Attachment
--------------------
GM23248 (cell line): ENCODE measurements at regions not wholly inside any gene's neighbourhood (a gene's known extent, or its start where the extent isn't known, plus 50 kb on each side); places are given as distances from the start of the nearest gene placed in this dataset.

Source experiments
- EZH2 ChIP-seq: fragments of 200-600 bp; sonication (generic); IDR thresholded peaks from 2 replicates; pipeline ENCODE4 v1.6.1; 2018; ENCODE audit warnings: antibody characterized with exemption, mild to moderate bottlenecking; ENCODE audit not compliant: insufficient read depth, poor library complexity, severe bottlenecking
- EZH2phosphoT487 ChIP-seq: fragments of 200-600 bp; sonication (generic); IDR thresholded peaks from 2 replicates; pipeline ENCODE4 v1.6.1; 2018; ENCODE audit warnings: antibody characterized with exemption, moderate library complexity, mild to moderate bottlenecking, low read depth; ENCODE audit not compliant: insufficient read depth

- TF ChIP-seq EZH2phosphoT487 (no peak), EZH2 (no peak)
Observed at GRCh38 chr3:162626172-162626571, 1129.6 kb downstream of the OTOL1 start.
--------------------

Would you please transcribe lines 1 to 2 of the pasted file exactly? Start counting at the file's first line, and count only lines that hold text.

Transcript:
GM23248 (cell line): ENCODE measurements at regions not wholly inside any gene's neighbourhood (a gene's known extent, or its start where the extent isn't known, plus 50 kb on each side); places are given as distances from the start of the nearest gene placed in this dataset.

Source experiments